Secrets to Maximizing the Shelf Life of Your Vegetables
It's common knowledge that making the most of your vegetables means using them at their freshest, but if you're buying in bulk or only cooking for a few people, using them quickly can be harder than it seems. For those of you who want your food to last and are tired of throwing out wilting or rotten produce, here are a few useful tips to keeping your various vegetables in their best conditions.
General Storage Tips
- Most of the vegetables mentioned below need to be refrigerated between 32-36 degrees Fahrenheit (0-2 degrees Celsius). Anything over 40 degrees is usually too warm.
- Don't over stock your refrigerator - this reduces cold air circulation.
- Don't store apples near your unwrapped fruits and vegetables. Apples release ethylene gases that accelerate ripening in other fruits and veggies.
- Exposure to oxygen accelerates ripening and decomposition. Keeping your veggies in air-tight containers will, in many cases, lengthen their life spans.
Specific Storage Tips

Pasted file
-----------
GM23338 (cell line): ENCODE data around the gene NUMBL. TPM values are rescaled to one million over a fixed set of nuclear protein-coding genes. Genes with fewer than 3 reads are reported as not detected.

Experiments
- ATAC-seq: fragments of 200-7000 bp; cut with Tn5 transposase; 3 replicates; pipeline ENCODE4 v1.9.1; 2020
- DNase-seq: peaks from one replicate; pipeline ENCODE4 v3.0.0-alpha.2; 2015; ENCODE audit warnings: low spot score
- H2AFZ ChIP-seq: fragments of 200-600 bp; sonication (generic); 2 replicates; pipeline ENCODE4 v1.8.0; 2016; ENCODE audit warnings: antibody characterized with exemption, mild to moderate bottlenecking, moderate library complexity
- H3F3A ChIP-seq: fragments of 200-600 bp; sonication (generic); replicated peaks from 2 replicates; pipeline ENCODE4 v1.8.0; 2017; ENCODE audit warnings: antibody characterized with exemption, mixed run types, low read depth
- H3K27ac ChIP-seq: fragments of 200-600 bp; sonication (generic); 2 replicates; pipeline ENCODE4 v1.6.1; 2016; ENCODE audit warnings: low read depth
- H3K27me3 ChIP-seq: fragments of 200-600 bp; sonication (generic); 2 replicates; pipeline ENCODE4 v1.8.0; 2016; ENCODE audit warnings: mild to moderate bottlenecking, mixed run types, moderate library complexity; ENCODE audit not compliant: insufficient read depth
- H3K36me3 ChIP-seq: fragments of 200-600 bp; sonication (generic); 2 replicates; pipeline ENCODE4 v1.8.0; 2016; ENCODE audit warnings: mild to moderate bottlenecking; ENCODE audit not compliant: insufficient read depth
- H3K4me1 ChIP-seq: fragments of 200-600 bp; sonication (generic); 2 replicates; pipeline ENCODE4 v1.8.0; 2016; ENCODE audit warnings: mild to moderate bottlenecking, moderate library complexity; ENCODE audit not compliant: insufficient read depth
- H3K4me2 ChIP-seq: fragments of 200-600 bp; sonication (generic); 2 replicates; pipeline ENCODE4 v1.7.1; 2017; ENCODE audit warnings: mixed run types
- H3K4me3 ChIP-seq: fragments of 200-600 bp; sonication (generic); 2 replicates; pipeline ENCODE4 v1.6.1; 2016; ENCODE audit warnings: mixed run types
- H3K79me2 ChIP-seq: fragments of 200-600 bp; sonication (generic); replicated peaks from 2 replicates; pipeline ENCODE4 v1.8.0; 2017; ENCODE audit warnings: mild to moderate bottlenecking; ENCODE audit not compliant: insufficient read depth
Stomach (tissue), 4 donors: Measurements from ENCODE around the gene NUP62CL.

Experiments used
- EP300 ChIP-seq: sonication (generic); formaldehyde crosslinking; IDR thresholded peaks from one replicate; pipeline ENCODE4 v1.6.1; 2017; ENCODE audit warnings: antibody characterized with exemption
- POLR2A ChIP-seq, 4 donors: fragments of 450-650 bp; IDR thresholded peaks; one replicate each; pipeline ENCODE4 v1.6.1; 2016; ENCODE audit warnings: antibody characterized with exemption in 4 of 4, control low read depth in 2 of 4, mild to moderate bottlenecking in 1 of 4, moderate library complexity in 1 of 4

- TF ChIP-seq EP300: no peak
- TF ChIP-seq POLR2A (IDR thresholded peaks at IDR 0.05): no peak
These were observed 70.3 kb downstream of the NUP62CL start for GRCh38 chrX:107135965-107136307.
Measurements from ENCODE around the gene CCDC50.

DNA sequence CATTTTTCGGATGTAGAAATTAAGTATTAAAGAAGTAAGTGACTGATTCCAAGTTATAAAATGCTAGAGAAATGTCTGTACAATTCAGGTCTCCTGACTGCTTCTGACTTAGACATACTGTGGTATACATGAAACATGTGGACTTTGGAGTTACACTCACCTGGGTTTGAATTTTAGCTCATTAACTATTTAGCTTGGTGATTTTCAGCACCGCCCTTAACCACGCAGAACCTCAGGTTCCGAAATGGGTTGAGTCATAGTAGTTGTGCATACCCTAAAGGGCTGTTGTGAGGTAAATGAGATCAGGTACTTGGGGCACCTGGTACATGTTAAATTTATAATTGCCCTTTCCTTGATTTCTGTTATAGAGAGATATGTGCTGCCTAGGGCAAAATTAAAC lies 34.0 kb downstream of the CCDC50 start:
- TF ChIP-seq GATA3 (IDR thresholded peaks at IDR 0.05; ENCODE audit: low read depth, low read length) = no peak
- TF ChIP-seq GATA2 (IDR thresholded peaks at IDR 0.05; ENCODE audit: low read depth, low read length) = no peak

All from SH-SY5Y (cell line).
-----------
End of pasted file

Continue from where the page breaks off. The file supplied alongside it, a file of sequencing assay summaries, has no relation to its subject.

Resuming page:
- Artichokes: Refrigerated whole and unwashed, they should last 2 weeks.
- Asparagus: Store them upright in a sealed plastic bag with either a damp towel wrapped around their base or with an inch of water. They'll be fresh for 3-4 days.
- Avocado: Store these on the counter until they're ripe (when the skin has a little bit of give at a gentle touch), at which point, refrigerate them.
- Beets: The beets and their greens should be stored separately. Cut off the greens about an inch above the crown and store them in separate plastic bags. The beets should last about a week.
- Broccoli/Cauliflower: Sprinkle them with water and refrigerate them in a sealed plastic bag. They'll thrive for 3-5 days.
- Corn: Keep them in the husk and refrigerate them; they should last for 2 days.
- Cucumbers: Put them in the crisper or in a sealed plastic bag.
- Leafy Greens: Refrigerate unwashed.
- Herbs: Store them in an airtight container in the fridge with a damp paper towel on top and bottom and they'll stay fresh for 7-10 days.
- Mushrooms: Put them in a paper bag in the fridge or on a tray covered with a damp towel and they'll stay fresh for 2-3 days.
- Potatoes: Keep them in a cool, dark place like the pantry or a cellar.
- Tomatoes: Ripen them on the counter until they're fully red, at which point you should refrigerate them stem-side down. They'll stay fresh for 2-3 days.